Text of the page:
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research statement

As a political ecologist focused on the coastline and waters of the Indian Ocean I undertake critical research about the socio-economic structures and power relations that simultaneously drive ecological collapse and economic dispossession. 

I'm interested in the dynamics between people and nature, society and state, science and society, development and biodiversity conservation and its linkages to the transformation of land-seascapes.

My research process is rooted in the practice of bringing several disciplines into conversation with each other, the specific attributes of each that I employ is detailed below: 



Unpacking the complexity of the Indian Fisheries sector in terms of its immense cultural and ecological heterogeneity is a major point of focus of my research. To this end, I currently work closely with fisher associations, unions and support networks to understand the change face of ocean governance under the new Blue Economy paradigm. 

Poltical Ecology

Oceans are recognised the next and possibly last frontier for capitalism. Through the lens of political ecology my research is enriched in being able to read structural causes of "sustainable development" rendering poverty, deepening existing forces of oppression in social relations of class, caste, gender, ethicity.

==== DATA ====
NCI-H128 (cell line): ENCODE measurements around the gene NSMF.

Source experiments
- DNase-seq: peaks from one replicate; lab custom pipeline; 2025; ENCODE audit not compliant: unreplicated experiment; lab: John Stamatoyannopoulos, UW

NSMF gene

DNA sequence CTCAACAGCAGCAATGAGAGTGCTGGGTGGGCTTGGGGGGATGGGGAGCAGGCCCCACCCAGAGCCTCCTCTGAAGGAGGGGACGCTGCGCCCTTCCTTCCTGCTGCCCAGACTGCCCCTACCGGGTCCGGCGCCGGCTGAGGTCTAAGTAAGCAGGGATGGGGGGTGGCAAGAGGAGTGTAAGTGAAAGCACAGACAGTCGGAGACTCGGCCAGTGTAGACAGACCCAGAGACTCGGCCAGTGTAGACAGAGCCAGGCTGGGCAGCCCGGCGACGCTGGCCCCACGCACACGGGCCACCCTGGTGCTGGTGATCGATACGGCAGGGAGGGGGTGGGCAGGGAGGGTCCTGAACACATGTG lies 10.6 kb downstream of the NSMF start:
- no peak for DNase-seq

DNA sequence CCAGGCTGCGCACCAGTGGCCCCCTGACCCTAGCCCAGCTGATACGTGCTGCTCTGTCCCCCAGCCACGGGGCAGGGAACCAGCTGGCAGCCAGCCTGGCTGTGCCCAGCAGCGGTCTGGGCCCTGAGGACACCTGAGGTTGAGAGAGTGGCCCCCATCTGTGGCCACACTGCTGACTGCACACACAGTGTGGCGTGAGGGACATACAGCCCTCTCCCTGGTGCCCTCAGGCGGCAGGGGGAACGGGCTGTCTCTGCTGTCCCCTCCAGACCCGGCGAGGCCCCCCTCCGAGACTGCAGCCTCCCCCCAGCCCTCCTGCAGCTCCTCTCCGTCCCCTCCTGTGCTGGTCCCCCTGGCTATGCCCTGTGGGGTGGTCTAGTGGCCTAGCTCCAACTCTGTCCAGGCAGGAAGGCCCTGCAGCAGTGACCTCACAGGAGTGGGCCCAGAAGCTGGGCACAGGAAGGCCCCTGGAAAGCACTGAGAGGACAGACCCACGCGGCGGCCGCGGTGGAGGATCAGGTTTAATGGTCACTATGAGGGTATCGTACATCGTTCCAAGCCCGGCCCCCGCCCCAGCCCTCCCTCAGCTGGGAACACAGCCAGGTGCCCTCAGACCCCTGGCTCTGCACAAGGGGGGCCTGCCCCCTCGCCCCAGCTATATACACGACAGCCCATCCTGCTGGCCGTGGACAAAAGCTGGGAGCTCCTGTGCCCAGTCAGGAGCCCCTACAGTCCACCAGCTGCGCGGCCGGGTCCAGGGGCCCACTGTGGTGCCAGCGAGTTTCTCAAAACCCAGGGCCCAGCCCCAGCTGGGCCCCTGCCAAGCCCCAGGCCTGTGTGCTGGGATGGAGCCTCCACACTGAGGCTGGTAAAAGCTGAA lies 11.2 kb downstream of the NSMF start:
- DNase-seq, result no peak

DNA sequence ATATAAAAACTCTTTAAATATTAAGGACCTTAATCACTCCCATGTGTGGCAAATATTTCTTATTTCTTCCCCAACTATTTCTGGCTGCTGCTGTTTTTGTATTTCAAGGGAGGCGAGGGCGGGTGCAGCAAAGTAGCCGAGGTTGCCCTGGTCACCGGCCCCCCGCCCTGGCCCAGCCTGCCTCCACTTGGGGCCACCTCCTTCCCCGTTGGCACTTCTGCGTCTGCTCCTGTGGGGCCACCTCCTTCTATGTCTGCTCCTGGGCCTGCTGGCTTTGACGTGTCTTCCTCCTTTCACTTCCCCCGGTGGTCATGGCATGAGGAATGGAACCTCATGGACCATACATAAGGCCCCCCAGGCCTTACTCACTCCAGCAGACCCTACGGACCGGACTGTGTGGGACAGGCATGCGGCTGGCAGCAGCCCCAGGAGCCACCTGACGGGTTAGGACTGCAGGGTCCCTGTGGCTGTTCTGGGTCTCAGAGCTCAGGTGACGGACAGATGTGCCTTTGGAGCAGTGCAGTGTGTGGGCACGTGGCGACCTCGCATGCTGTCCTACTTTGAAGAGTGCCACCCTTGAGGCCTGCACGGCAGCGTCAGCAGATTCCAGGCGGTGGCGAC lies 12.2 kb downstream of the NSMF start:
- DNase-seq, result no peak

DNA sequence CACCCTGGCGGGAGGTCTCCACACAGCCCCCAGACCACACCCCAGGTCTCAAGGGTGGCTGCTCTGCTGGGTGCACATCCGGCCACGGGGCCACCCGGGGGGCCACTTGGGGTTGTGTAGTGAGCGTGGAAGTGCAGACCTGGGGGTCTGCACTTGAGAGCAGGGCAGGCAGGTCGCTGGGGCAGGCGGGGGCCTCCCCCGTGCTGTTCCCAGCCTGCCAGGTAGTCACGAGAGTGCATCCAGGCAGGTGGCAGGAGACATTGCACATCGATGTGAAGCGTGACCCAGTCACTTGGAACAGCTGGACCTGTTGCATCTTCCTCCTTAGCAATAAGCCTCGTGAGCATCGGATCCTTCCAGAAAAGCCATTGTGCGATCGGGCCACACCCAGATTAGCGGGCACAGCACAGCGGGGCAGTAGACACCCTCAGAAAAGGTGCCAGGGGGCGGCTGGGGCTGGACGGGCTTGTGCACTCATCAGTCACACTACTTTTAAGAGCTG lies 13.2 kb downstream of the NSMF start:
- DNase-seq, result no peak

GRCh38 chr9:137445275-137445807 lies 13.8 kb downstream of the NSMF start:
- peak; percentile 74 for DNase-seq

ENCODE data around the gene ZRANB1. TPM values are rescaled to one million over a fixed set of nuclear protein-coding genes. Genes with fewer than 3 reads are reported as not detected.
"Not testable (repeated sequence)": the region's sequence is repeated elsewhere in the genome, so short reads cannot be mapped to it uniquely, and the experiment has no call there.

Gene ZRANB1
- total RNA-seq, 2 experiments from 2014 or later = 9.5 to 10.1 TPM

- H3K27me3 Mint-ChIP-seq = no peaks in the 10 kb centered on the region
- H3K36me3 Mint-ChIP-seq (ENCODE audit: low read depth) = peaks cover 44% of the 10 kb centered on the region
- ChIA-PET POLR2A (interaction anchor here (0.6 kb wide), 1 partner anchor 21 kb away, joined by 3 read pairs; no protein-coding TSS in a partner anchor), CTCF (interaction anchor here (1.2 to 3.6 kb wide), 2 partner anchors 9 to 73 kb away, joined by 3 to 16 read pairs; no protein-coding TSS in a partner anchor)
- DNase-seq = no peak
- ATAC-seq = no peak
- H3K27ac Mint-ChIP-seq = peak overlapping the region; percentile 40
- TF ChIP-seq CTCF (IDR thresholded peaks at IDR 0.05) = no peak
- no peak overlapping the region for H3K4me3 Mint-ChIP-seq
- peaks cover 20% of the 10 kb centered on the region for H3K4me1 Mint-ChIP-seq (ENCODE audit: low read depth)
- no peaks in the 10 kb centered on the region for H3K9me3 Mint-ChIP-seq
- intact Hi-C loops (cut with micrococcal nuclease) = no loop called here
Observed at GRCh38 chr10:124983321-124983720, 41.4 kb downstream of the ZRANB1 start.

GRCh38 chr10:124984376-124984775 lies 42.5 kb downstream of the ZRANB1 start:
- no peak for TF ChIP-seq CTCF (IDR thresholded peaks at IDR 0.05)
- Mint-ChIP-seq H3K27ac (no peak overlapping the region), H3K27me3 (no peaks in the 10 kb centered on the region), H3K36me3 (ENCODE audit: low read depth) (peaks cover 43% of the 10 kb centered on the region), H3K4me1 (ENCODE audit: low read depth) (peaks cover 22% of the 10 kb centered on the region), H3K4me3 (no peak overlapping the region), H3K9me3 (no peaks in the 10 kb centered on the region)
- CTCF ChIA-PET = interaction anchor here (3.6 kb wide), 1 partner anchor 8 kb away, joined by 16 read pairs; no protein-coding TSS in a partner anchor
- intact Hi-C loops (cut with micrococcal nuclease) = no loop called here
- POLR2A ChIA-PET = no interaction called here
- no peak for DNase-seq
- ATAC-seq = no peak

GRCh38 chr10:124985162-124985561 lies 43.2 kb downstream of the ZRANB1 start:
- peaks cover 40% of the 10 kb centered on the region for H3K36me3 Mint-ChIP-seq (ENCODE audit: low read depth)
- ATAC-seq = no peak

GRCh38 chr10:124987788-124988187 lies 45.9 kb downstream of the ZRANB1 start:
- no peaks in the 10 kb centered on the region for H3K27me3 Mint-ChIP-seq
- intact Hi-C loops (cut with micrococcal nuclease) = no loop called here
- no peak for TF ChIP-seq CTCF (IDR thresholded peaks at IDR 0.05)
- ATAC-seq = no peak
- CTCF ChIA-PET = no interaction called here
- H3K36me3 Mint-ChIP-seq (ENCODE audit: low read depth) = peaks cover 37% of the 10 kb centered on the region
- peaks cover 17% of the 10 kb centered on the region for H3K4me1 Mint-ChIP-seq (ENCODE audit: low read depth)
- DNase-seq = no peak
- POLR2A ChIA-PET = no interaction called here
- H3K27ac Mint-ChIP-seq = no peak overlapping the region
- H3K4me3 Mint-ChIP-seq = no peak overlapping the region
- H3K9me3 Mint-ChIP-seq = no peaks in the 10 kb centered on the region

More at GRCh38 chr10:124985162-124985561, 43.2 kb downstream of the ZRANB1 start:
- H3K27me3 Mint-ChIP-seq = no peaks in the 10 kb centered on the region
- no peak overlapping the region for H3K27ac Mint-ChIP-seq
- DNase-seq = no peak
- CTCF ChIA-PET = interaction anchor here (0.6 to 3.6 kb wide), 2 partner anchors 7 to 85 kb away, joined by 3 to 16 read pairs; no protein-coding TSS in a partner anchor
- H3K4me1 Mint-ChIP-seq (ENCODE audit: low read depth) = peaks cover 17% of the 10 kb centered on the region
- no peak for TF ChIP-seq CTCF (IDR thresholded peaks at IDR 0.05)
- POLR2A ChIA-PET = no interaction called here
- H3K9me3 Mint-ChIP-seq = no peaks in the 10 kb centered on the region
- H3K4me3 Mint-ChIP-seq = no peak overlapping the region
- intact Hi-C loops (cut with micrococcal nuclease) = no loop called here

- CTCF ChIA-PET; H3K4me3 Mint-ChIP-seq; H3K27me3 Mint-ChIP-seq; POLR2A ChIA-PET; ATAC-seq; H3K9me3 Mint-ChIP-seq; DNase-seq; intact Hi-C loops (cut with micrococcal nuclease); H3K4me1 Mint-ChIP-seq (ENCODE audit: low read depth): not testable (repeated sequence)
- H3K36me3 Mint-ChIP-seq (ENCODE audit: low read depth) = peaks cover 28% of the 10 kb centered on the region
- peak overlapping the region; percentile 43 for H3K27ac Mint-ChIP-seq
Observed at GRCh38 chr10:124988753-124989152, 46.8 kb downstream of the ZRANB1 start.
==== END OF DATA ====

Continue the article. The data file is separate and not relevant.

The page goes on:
Science and Technology Studies

Modern science holds the hegemony over most other forms of knowledge. Consequently it wields the power to shape society and culture. Today technology is seen as a solution to majority of problems from the climate crisis, health, poverty, hunger, and education etc. STS allows for a critical view to examine the ethics, politics, pitfalls and risks of a world shaped by scientific solutions alone.

Anthropology of Biodiversity Conservation

Im interested in the role of biodiversity conservation in the context of a rapidly transforming nature-culture relations, where it plays huge role in prescribing specific values (in economic and cultural terms) on the environment. I draw significantly from critical studies of neoliberal conservation and science and technology studies.

Law and Public Policy of Ocean Governance

I examine public policy, laws, regulatory mechanisms at the international, national and state level of Ocean Governance. Often I see them as factors in a longer socio-historical process of 'place-making'. This involves close examination of state institutions, supranational international agencies, and more normative forms of local resource governance.

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